• A timeline—that is, a description of the anticipated phases, including the sequencing of the phases, of the proposed work and, if applicable, of the project of which the proposed work is a part and the schedule for carrying on the proposed work and, if applicable, the project;
    • A description of the location of the proposed work and, if applicable, of the location of the project of which the proposed work is a part, including:
      • Geographic coordinates;
      • A small-scale site plan identifying the overall location and boundaries;
      • A large-scale site plan indicating the size and spatial relationship of the planned facilities, infrastructure and other components and of any existing structures, landmarks, water sources or water bodies and other geographic features; and
      • The name of any watersheds, water sources and water bodies that are likely to be affected and the geographic coordinates of the water sources and water bodies;
  • The name of the community nearest to the location and the name of the county, district or region and the province in which the proposed project will be carried on;
  • A description of the fish and fish habitat found at the location of the proposed project and within the area likely to be affected by the proposed project, including:
    • The type of water source or water body;
    • The characteristics of the water source or water body and how those characteristics directly or indirectly support fish in carrying out their life processes;
    • The fish species that are present and an estimate of the abundance of those species; and
    • A description of how the above information was derived, including the sources, methodologies and sampling techniques used;
  • A description of the likely effects of the proposed project on fish that are part of a commercial, recreational or Aboriginal fishery or that support such a fishery, and the likely effect on the habitat of those fish. The description must include the following information:
    • The fish species that are likely to be affected and the life stages of the individuals of those species;
    • The extent and type of  fish habitat that’s likely to be affected;
    • The probability, magnitude, geographic extent and duration of the likely effects on fish and fish habitat; and
    • A description of how the above information was derived, including the methodologies used;
  • A description of how the effects referred to above are likely to result in serious harm to fish that are part of a commercial, recreational or Aboriginal fishery or that support such a fishery, and a description of the serious harm to fish;
  • A description of the measures and standards that will be implemented to avoid or mitigate the serious harm to fish that is referred to above, including an analysis of the expected effectiveness of those measures and standards;
  • A description of the monitoring measures that will be put in place to assess the effectiveness of the above measures and standards;
  • A description of the contingency measures that will be implemented if the above measures and standards aren’t successful in avoiding or mitigating the serious harm to fish that’s referred to above;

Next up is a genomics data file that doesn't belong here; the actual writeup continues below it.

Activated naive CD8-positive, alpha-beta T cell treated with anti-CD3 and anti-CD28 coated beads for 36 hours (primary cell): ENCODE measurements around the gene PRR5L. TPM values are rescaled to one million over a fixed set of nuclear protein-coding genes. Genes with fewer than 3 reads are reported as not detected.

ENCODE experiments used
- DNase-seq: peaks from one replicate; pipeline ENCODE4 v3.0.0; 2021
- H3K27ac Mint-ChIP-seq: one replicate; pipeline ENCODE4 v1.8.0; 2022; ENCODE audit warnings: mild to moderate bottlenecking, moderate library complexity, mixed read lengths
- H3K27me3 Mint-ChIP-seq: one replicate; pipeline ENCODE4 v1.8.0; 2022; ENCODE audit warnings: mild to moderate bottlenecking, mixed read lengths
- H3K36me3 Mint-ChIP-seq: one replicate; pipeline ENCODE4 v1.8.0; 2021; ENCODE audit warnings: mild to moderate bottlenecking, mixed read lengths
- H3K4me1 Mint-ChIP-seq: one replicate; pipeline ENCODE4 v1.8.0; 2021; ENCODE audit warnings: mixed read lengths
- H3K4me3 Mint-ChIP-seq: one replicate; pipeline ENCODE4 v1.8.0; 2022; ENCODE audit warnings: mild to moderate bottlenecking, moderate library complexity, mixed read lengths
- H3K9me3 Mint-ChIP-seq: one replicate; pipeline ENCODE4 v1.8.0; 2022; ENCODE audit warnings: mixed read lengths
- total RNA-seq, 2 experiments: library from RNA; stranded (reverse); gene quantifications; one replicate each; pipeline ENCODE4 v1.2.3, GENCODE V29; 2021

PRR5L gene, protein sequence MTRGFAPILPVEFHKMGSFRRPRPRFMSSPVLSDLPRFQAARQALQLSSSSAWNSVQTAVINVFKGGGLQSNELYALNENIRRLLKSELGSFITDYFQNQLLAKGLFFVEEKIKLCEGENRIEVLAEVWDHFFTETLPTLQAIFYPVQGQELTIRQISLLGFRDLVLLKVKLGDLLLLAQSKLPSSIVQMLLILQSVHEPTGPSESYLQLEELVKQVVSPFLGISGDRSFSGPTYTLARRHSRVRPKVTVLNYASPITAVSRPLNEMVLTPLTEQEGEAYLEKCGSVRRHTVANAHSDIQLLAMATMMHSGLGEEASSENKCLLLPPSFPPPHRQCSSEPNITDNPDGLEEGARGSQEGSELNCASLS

• A quantitative description of the anticipated serious harm to fish that’s likely to result from the proposed project despite the implementation of the measures and standards referred to above; and
  • An offsetting plan in respect of the serious harm to fish referred to above, including:
    • A description of the measures that will be implemented to offset the serious harm to fish;
    • An analysis of how those measures will offset the serious harm to fish;
    • A description of the measures and standards that will be put in place during the implementation of the offsetting plan to avoid or mitigate any adverse effects on fish and fish habitat that could result from the implementation and an analysis of how those measures and standards will avoid or mitigate those adverse effects;
    • A description of the monitoring measures that will be put in place to assess the effectiveness of the offsetting measures referred to above;
    • The timeline for the implementation of the offsetting plan;
    • A description of the contingency measures and associated monitoring measures that will be put into place if the measures referred to above aren’t successful in offsetting the serious harm to fish;
    • An estimate of the cost of implementing each element of the offsetting plan; and
    • If the implementation of the offsetting plan requires access to lands, water sources or water  bodies that aren’t owned by the proponent, a description of the steps that are proposed to be taken to obtain the authorization required for the proponent, the DFO and anyone authorized to act on the DFO’s behalf to access the lands, water sources or water bodies in question. This information isn’t required if the proponent is Her Majesty in right of Canada, Her Majesty in right of a province or the government of a territory.

The Regulations also require the application to include an irrevocable letter of credit issued by a recognized Canadian financial institution to cover the costs of implementing the offsetting plan.

Insider Says: Note that there’s an expedited process for emergencies, that is, projects that must be carried on without delay in response to:

  • A matter of national security;
  • A national emergency for which special temporary measures are taken under the Emergencies Act; or
  • An emergency that poses a risk to public health or safety or to the environment or property.

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[learn_more caption=”Step #3: DFO Considers Application”]